Harton Gill was awarded the Railway Modeller Shield for the best layout in show at FebEx2015. Steve Flint, editor of Railway Modeller, judged the shows layouts on behalf of Peco Publications.
Although everything on the layout should be prototypical for the southern Tyneside area in the chosen time period of the late 1960s, nonetheless Harton Gill is a fictional location. The builders have always believed that this is the way to do a model railway: every detail looking as though it belongs, but no need to try and copy a real place. Thus we have in the foreground an overhead-electrified private line connecting the colliery to some imaginary staithes off to the left, just like the real-life Harton Electric Railway. At the back of the layout we have a British Railways North East Region branch to a cement works, with engines and traffic appropriate to such a place. In the middle is a short passenger line terminating at a halt with a DMU shuttle service, recently electrified with third-rail, to allow different trains to be run. Wherever possible the buildings, such as the signal box, the footbridge and the signals follow ex-NER prototypes.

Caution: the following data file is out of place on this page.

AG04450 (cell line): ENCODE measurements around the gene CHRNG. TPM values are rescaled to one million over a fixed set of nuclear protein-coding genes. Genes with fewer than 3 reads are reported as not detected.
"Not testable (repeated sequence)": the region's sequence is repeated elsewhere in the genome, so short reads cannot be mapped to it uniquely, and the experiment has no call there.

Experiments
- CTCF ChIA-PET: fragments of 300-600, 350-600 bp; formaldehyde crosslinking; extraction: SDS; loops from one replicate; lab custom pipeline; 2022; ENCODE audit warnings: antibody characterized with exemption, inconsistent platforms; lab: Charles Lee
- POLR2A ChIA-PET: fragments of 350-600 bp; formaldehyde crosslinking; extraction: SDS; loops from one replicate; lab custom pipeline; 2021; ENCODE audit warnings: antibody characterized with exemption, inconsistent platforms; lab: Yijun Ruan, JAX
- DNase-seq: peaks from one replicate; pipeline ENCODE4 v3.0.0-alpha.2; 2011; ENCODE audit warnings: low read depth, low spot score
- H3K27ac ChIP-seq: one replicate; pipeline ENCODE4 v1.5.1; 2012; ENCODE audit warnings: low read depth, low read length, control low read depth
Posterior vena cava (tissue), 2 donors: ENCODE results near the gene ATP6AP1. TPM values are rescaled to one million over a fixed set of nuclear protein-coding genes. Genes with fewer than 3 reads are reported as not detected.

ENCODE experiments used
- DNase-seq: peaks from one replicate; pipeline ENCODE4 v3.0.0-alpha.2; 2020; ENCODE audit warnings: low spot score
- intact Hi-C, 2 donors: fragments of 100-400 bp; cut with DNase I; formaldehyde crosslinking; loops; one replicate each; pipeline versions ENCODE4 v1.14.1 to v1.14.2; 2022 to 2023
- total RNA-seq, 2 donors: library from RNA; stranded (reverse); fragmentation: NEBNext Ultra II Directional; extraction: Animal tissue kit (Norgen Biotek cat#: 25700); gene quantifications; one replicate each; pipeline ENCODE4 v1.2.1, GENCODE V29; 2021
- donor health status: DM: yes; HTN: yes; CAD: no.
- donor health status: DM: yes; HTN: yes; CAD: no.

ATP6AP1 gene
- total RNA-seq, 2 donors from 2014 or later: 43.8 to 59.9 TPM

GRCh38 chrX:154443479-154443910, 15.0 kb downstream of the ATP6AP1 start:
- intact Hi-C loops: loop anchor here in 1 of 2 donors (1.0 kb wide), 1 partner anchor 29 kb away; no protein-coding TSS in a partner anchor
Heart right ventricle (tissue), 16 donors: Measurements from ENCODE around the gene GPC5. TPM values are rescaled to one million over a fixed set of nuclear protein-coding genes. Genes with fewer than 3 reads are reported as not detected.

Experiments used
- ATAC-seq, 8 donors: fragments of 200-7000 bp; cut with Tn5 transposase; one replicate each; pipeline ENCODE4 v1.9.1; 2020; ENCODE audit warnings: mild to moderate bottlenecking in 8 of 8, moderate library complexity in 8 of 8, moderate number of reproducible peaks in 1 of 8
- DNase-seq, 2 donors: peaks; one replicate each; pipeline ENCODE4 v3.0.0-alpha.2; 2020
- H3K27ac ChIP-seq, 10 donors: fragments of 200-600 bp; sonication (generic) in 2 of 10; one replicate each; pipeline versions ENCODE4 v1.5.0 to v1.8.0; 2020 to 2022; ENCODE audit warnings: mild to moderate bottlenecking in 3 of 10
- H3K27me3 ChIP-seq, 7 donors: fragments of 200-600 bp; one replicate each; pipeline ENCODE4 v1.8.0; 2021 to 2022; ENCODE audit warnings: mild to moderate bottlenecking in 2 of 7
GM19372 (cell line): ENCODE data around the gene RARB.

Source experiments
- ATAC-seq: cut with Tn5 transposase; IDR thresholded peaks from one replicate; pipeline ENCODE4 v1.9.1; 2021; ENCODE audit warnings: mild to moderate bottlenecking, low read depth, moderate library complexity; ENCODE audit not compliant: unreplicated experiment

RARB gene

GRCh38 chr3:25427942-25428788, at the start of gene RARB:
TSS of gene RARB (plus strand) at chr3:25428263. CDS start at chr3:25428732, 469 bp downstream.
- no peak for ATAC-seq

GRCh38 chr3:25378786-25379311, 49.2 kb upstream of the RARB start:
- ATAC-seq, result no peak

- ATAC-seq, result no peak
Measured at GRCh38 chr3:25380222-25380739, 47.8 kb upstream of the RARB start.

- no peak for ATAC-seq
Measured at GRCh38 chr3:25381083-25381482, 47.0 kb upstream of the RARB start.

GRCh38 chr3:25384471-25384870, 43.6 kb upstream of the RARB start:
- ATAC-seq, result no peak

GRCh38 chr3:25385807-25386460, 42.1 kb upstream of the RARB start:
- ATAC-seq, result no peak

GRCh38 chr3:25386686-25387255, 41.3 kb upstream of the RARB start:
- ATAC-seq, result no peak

The timescale allows the running of a mixture of steam and early diesels, in both green and blue, as well as the dedicated colliery electrics. The latest additions are a Tyneside Bo-Bo electric operating off the third rail and the EPB parcels car which ran on Tyneside for a while (the operators would be pleased to hear from anyone who knows anything about this interesting vehicle).
The layout boards are all made from 6mm birch-faced plywood glued and pinned together. Track is hand-built entirely from C & L components with a few homemade modifications for tiebars and to strengthen crossing units. The buildings are all scratch-built from plasticard (with the exception of the colliery headframe which is a brass Wrightscale kit) to fit their locations amongst the tracks. Space and construction effort have been saved by using cassettes rather fiddle yards. These overhang the edge of the boards while being firmly attached to them. Lots of people comment on the dangers involved but so far, with a table always occupying the space below the cassettes, no disasters have occurred.